Surprisingly engrossing! Farley moves to a hill town north of Rome and sets about unwinding two millenia of Christian history, myth and legend, surrounded by a group of helpful eccentrics.
Scott Hamilton
Aug 21, 2013 Scott Hamilton rated it really liked it
Fun book. I was more interested in the material about the history of Catholic relics than the details of rural Italian life, but well worth reading for either subject.
Marcia Stauber
Jan 11, 2011 Marcia Stauber rated it did not like it
One of the most boring books I have read lately. Save your money and skip this more. If I had not been on a plane I would have trashed it out the window.
David Simonetti
Feb 07, 2011 David Simonetti rated it it was amazing
This book was very interesting and well worth reading, particularly for anyone who is interested in Italy and the Catholic Church.
Tracy Graziani
Mar 27, 2016 Tracy Graziani rated it it was amazing
I couldn't tell you the last time I had this much fun reading a book. The characters, the story, the adventure--absurd and wonderful!
Mary Morris
May 07, 2009 Mary Morris rated it really liked it
This is an amazing, very weird type of travel book. It would be very funny if it all wasn't so true. And it's funny anyway.
Barbara Ell
This is less a story on a Holy relic and more on the story of what it was like to live for a year in a small village in Italy. Actually when you think about it, the Catholic church has pretty much done away with relics and if they can go away quietly all the better. But what happened to the Santissimo Prepuzio ("the most holy foreskin")? Did it just vanish? Was it stolen?

David Farley set out to find out, but along the way he ended up living in the small village of Calcata, Italy where it was las
...more
Lyndele
Jul 23, 2009 Lyndele rated it really liked it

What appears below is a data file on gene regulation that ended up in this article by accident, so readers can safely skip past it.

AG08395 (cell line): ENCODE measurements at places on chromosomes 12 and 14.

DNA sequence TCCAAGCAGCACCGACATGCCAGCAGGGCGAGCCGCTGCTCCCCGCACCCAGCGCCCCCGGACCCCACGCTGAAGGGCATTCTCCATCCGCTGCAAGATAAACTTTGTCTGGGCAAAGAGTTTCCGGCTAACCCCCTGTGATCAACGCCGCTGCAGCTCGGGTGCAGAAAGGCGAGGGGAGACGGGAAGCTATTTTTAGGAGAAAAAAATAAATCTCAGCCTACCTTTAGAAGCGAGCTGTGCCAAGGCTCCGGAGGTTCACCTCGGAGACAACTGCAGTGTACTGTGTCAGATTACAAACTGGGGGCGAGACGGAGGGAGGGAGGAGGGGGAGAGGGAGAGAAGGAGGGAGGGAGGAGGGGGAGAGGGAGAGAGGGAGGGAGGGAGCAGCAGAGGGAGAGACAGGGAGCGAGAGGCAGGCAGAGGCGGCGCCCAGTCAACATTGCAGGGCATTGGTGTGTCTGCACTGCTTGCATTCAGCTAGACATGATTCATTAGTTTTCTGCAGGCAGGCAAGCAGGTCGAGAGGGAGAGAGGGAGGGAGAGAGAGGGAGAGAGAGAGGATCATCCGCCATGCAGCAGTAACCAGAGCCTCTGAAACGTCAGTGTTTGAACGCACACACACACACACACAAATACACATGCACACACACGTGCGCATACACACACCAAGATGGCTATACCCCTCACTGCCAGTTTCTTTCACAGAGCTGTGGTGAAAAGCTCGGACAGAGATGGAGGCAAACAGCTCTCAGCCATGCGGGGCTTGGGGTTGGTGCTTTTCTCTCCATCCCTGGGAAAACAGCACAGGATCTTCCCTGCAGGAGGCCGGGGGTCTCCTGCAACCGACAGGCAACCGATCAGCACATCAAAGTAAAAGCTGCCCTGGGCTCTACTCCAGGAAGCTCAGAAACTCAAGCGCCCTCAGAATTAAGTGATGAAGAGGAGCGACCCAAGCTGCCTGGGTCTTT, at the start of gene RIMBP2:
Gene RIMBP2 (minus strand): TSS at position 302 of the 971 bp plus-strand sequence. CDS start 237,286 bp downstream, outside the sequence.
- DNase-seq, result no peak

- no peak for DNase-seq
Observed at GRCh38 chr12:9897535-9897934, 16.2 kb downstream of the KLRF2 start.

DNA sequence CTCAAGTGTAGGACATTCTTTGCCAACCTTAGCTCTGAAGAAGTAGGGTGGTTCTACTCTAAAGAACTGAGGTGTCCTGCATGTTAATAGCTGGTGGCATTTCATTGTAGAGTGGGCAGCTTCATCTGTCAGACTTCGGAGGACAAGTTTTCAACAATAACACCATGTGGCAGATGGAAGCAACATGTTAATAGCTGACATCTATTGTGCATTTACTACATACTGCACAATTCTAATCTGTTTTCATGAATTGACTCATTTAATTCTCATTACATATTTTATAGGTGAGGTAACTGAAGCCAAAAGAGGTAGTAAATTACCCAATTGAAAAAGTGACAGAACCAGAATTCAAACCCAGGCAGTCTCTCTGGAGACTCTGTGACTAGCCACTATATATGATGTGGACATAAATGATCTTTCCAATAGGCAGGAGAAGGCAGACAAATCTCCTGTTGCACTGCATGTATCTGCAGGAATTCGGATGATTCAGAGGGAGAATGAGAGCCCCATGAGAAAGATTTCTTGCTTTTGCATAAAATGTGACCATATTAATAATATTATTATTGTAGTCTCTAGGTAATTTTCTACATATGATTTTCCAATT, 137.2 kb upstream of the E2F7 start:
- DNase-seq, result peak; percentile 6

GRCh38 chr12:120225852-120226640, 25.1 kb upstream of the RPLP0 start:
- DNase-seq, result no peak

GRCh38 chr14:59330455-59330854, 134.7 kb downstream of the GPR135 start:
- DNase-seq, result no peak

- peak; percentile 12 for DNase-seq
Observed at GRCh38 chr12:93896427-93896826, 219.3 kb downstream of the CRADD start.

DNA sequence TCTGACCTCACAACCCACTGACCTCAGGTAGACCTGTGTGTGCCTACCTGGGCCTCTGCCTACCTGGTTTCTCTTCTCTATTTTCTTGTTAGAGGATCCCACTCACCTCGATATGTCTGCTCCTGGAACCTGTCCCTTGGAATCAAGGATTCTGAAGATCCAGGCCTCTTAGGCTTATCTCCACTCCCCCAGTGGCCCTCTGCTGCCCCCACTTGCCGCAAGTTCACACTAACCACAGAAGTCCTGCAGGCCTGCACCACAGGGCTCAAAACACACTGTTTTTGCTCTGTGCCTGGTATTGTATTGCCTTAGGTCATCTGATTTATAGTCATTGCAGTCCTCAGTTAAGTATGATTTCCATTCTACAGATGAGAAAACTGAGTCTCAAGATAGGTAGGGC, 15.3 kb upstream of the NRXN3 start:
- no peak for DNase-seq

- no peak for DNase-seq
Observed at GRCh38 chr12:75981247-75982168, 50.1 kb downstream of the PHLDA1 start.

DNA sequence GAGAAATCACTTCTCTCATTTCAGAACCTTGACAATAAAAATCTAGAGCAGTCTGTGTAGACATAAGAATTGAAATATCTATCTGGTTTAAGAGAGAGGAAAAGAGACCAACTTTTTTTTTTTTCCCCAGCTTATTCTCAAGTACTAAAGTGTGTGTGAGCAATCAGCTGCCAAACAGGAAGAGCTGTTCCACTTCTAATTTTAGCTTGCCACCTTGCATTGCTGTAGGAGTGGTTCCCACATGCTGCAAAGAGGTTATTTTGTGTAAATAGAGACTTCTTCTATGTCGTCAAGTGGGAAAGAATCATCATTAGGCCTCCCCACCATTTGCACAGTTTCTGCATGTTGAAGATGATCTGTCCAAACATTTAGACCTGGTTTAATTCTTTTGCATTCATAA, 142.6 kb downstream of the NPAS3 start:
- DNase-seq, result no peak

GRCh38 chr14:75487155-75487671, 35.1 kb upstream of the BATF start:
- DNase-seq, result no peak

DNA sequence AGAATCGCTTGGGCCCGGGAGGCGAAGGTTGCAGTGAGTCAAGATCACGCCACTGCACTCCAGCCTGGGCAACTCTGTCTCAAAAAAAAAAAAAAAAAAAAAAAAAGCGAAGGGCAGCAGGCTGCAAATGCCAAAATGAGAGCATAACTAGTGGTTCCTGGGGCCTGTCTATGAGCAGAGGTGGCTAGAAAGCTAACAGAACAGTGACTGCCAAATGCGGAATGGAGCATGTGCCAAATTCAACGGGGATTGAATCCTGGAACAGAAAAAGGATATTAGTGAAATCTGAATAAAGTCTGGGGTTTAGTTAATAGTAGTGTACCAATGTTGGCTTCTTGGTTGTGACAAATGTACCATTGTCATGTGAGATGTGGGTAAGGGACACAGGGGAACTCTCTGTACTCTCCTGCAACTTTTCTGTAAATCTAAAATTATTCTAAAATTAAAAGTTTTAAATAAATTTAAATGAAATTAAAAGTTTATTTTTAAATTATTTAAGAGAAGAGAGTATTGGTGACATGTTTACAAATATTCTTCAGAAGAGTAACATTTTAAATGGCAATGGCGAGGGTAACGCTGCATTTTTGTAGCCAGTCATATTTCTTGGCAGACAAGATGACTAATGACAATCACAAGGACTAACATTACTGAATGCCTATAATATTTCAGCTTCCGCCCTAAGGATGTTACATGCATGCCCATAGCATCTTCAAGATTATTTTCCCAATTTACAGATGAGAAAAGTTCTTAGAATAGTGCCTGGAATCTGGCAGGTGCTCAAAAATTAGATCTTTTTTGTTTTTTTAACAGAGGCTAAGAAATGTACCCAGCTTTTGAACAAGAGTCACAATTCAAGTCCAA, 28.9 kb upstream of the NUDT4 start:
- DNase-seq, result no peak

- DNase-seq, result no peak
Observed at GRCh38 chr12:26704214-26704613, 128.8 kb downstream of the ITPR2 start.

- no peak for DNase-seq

Shelves: reviewed, first-reads
What can one say about the Holy Foreskin? A lot, it turns out, and all of it told by David Farley with the wit and reverence the topic is due. In An Irreverent Curiosity, Farley relates his search for the Roman Catholic Church’s “strangest relic in Italy’s oddest town” – a relic that disappeared from the medieval village of Calcata under mysterious circumstances.

The story begins with Farley’s decision (at the urging of his wife) to move from New York City to Calcata to search for the missing re
...more
Kent
Feb 07, 2010 Kent rated it did not like it
On my first visit to Piazza Navona in Rome, I learned about the martyrdom of St. Agnes whose bones are conserved in the church there. Having spurned the amorous intentions of a Roman prefect's son, Agnes was dragged through the streets naked to be raped at the nearby brothel. Divine intervention caused her hair immediately to grow and cover her shame. Having protected her threatened pudeur and pudendum, God saw no reason to spare her life, and she was promptly beheaded. It occurred to me then th ...more
Leigh-ann
Oct 15, 2010 Leigh-ann rated it really liked it
This review has been hidden because it contains spoilers. To view it, click here.
Chuck
Jul 22, 2011 Chuck rated it it was ok
Here's a Jeopardy clue that you'll probably never encounter: "It was once a revered relic of the Catholic Church, but eventually it disappeared from the Vatican, and in 1900 Pope Leo XIII threatened excommunication to anyone who discussed it." Answer: "What is the foreskin of Jesus Christ?"

That's right folks, it's the Santissimo Prepuzio, often imitated, but never duplicated (although putatively real ones seemed to multiply faster than loaves and fishes). After being plundered from the Vatican i
...more
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David Farley is the author of "An Irreverent Curiosity: In Search of the Church's Strangest Relic in Italy's Oddest Town" and the co-editor of the essay collection "Travelers' Tales Prague and the Czech Republic: True Stories." He's a Contributing Writer at AFAR magazine and his writing appears in The New York Times, The Washington Post, Conde Nast Traveler, New York, and Slate.com, among other pu ...more
More about David Farley...